Islamic State (ISIS) managed to rule the cradle of Christianity for over two years while implementing a reign of terror.
They destroyed homes, tore apart families, and removed all signs of Christianity from ever being present in the Nineveh Plains region, where the Christian community is almost as old as the religion itself.
The latter half of 2016 saw major gains against ISIS by the United States and its coalition allies. This included the liberation of many Iraqi cities that are no longer forced to live under radical Islamic rule. Some Christian families have slowly begun returning to their homes.
Despite these great gains, the security situation in the Nineveh Plains remains bleak for the Christian population. Security efforts are currently split between two actors. Iraqi security forces control the southern half of the Nineveh Plains, and the Kurdish Peshmerga controls the northern half.
This is not the solution to promote long-term stability in a region where the title of “enforcer” has changed hands so many times. Many Iraqi Christians are reluctant to return and try to rebuild their homes because of fear that chaos will break out again.
The United States and Europe must take a more pro-active role in promoting the safety of Christians in Iraq. These policies may include deploying peacekeepers to prevent escalation, providing protected areas for local Christian families, and dramatically increasing humanitarian aid to the region.
Without this assistance, Iraqi Christians are right to remain skeptical that they have a future in Iraq. Worse, without our support they may disappear from the region altogether.
The recent events taking place in the Nineveh Plains show that these concerns are well justified.
Demands for a Kurdish state echoed across the world after the recent independence referendum in Kurdistan, when Kurds voted overwhelmingly in favor of developing their own independent state.
The referendum called for a much more expansive state than what encompasses the Kurdish Autonomous Region (KAR). This included the Nineveh Plains region as a part of a future Kurdish state, which does not currently exist in the KAR.
Predictability, this move escalated tensions as Baghdad lambasted the Kurdish Regional Government (KRG) for allowing the referendum to take place.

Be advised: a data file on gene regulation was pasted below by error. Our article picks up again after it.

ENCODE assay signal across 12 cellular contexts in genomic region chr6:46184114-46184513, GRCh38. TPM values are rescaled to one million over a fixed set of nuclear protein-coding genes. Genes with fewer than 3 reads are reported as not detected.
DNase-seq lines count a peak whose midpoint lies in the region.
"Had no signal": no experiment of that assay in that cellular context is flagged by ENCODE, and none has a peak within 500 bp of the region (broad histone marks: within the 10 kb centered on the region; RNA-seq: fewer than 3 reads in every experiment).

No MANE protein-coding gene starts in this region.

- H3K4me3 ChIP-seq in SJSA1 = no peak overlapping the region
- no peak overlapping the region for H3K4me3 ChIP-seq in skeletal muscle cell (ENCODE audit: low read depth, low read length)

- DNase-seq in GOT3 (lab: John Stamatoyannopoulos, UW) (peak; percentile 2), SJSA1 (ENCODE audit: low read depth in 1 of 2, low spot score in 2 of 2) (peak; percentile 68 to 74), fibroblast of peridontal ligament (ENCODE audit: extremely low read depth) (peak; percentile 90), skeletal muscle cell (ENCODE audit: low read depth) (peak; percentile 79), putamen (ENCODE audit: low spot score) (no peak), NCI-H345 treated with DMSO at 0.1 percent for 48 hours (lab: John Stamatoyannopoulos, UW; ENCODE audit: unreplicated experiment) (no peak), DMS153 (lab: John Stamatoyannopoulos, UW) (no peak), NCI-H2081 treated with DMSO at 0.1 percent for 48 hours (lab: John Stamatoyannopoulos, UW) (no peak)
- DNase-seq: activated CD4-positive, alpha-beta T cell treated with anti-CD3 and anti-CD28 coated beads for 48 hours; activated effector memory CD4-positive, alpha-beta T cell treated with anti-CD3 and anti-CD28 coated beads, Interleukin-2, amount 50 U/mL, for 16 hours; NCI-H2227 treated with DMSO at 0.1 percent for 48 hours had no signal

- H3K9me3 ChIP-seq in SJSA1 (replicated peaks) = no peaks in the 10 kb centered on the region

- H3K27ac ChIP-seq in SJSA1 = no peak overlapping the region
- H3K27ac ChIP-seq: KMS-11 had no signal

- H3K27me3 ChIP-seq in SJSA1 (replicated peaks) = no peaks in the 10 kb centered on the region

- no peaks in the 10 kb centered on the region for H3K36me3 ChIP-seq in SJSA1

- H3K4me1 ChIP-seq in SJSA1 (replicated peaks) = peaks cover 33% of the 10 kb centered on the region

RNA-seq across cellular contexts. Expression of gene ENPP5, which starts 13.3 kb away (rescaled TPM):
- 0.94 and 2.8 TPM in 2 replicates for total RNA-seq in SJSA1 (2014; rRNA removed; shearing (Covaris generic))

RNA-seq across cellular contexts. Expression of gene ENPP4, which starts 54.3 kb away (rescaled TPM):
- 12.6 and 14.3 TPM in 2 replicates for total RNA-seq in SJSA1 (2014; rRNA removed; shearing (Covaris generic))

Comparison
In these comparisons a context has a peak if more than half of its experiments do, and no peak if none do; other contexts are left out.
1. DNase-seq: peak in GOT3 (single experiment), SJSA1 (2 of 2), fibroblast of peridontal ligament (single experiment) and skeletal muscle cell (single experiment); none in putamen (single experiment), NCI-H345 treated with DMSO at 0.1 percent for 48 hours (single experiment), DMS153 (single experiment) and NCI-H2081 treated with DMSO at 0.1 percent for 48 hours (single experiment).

This war of words turned violent as thousands of heavily-armed Iraqi soldiers rapidly advanced to retake towns controlled by Kurdish forces.
This includes U.S.-funded guns and tanks that began to fire on Peshmerga soldiers as intense fighting broke out across the region.
As fighting has escalated, Christian families have become caught in the crossfire.
Numerous sources have reported that Christians in the Teleskof region were injured following clashes. Reports include those injured as women and the elderly. This is after over 1,000 Iraqi Christian families had just begun to return to the area.
Worse, Teleskof was one of the first Nineveh Plains villages that was rebuilt after the destruction brought upon by ISIS. This includes a $2 million humanitarian relief gift from the Hungarian government.
Not a single Christian family remains in Teleskof as of October 25, 2017. The only Christians who remain are Fr. Salar Kajo of the Chaldean Catholic Church and several individuals who assist him.
History has repeated itself. Christians in the cradle of Christianity had to flee yet again. This time not from ISIS, but from two groups the U.S. considers close allies. This time from the people that were meant to protect them in the first place. People who continue to fight for power in the region.
Now more than ever, Iraqi Christians need our support. President Trump and numerous European governments have made assisting displaced and persecuted Christians a top priority. These leaders have followed words with actions, but more must be done.
Christians in the United States and Europe must continue to speak up for our Iraqi brothers and sisters in Christ. We must act now, or the oldest Christian community in the world could vanish during our time.
Ewelina U. Ochab is a human rights advocate and author of the book Never Again: Legal Responses to a Broken Promise in the Middle East. Ochab works on the persecution of minorities around the world, with main projects including Daesh genocide in Syria and Iraq, Boko Haram atrocities in West Africa, and the situation of religious minorities in South Asia. Ochab has written over 30 UN topical reports (including Universal Periodic Review reports) and has made oral and written submissions at the Human Rights Council sessions and the UN Forum on Minority Issues. Ochab is currently working on her Ph.D. in international law, human rights, and medical ethics.
Alexander W. Titus is a Fellow with The Public Interest Fellowship in Washington, DC. Previously, he served as a fundraising professional at the Freedom Partners organization, helping to bridge the gap between the conservative grassroots and GOP donor class. Alexander frequently writes on politics, policy, and the Middle East. Twitter: @atitus7
Photo Credit: Saint Matthew Monastery (Der Mar Matti), a Syriac Orthodox monastery overlooking the Nineveh Plains towns of Bashiqa and Bartella, in between the Kurdistan Region and Iraq. March 2017. Photo by Levi Clancy, via Wikimedia Commons.